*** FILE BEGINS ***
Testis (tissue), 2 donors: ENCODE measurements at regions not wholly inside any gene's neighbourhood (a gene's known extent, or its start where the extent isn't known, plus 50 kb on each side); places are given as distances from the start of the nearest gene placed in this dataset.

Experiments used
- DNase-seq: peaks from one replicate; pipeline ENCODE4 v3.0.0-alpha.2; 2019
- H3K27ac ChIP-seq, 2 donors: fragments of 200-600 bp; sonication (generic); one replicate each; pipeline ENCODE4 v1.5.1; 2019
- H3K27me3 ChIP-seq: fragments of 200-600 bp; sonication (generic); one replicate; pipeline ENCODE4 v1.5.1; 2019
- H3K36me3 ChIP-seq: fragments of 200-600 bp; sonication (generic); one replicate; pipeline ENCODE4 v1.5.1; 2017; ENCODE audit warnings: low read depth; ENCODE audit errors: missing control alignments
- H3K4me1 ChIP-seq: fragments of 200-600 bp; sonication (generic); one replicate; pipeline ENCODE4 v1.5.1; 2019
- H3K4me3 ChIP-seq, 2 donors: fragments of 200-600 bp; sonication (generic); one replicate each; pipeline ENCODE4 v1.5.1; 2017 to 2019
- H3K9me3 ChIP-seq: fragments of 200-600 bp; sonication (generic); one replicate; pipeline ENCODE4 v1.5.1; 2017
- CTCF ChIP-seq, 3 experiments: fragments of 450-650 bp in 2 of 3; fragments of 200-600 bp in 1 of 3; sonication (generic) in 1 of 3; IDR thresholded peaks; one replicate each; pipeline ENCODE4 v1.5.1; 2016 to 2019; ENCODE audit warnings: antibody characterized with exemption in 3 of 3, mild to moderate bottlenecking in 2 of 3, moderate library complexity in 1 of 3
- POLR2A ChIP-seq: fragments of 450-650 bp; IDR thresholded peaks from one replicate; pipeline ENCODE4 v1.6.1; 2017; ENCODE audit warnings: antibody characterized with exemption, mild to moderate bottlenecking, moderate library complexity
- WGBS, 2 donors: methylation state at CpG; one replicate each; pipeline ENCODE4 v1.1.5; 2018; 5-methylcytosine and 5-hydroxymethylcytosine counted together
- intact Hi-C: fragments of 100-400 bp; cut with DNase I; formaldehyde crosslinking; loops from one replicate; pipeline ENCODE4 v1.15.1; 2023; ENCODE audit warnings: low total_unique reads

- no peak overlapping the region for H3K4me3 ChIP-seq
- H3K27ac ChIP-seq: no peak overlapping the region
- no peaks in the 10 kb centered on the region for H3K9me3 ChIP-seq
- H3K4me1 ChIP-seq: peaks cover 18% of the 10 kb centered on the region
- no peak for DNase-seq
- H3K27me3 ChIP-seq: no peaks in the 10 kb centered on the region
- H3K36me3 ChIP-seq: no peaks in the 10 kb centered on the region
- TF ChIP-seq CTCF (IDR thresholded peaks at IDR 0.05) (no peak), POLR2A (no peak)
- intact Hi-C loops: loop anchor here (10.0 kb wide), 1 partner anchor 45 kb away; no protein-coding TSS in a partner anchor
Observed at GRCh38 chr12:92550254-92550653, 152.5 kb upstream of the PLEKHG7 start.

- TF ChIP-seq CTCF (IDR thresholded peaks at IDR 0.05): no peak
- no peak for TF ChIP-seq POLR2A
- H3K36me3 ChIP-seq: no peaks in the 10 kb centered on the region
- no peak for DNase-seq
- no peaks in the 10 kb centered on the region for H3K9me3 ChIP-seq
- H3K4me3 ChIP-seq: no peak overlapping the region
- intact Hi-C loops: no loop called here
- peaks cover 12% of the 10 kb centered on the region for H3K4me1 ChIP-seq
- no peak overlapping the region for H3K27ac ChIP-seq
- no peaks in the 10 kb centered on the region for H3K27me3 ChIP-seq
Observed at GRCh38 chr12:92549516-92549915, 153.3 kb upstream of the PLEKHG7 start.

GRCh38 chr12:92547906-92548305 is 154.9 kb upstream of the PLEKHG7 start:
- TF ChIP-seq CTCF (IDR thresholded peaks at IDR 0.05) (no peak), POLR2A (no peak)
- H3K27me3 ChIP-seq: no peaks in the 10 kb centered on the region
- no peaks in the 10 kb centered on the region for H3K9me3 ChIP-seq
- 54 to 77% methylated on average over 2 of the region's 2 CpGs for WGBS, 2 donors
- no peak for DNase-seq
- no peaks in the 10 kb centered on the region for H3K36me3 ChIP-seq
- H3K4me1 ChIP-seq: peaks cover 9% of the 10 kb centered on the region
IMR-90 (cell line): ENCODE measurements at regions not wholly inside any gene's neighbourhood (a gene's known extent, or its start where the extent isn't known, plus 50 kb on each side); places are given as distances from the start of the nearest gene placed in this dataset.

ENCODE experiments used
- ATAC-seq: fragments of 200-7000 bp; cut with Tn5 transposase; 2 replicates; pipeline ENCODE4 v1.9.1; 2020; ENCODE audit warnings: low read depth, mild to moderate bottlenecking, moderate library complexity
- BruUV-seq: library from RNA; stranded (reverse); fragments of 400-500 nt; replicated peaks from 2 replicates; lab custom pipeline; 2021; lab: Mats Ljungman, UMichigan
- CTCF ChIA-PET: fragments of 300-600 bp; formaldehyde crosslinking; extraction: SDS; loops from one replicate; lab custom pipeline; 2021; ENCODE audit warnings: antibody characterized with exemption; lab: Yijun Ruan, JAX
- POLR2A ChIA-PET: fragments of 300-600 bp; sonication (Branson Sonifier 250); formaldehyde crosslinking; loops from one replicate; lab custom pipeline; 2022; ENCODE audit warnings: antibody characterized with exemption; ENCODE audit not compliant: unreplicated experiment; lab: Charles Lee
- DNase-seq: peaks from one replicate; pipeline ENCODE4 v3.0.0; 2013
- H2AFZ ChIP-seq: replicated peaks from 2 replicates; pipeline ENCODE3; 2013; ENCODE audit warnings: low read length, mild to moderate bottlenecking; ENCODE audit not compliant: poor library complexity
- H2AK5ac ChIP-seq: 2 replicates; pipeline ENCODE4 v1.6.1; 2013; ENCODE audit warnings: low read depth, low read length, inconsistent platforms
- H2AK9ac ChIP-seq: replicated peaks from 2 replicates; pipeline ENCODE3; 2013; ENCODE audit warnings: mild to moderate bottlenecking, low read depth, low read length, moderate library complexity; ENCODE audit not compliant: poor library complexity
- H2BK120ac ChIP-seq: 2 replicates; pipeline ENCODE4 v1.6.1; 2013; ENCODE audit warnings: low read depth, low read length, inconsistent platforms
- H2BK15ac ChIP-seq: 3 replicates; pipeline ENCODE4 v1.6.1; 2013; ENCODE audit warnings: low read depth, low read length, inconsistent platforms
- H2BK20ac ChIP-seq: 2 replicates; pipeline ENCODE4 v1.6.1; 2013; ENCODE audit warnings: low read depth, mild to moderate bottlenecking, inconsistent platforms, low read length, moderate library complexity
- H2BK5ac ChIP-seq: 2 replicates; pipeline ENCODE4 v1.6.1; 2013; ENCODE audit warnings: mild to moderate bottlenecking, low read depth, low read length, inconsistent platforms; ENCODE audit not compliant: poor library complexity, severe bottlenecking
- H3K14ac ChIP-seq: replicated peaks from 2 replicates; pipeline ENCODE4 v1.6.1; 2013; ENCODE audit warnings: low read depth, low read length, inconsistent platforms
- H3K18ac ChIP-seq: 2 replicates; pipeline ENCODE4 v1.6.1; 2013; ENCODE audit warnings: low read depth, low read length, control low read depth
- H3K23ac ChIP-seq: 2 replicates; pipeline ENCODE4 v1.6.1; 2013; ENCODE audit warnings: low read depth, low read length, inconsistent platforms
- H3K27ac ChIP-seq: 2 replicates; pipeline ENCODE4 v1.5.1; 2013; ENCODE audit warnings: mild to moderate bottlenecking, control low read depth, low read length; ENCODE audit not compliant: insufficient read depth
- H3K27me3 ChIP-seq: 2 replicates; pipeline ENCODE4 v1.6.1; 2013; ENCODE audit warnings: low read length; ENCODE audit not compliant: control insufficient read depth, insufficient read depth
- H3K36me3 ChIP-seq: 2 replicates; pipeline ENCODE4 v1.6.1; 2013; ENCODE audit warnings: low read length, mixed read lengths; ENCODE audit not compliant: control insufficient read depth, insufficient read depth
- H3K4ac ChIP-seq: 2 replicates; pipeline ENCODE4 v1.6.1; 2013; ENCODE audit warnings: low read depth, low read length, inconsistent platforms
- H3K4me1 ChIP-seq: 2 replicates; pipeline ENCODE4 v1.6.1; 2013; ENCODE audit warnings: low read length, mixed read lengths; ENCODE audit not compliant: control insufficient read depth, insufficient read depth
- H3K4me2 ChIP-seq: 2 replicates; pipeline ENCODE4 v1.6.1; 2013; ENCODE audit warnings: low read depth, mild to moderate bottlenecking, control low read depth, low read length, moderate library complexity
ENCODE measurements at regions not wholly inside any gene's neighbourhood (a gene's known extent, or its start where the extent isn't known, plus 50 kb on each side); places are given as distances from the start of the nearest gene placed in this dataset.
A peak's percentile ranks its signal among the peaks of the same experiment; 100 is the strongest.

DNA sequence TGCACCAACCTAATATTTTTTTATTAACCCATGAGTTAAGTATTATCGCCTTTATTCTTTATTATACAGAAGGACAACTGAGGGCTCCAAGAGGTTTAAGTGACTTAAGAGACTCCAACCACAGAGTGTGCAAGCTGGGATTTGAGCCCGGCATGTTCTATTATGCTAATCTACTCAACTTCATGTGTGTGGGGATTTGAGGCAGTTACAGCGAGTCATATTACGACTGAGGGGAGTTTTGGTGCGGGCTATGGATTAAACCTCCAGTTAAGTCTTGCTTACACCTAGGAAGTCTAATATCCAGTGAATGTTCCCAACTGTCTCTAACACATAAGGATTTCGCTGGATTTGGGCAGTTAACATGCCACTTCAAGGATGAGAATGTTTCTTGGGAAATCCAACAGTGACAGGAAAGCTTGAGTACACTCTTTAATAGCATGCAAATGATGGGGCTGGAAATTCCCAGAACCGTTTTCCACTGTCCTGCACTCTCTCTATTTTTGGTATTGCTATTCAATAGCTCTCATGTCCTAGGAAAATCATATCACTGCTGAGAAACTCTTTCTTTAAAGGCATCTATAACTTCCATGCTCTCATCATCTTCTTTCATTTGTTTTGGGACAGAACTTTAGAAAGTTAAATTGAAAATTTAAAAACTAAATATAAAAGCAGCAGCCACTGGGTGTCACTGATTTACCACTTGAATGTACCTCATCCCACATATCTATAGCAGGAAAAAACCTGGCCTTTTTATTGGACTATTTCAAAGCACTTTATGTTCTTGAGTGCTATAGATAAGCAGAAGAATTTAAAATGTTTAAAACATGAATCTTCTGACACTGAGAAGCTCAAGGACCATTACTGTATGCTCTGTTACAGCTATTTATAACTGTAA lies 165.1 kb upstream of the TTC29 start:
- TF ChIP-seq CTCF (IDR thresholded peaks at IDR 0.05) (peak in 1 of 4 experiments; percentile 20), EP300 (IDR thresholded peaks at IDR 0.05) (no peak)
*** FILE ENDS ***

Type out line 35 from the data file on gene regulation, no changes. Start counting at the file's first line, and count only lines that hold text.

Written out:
GRCh38 chr12:92547906-92548305 is 154.9 kb upstream of the PLEKHG7 start: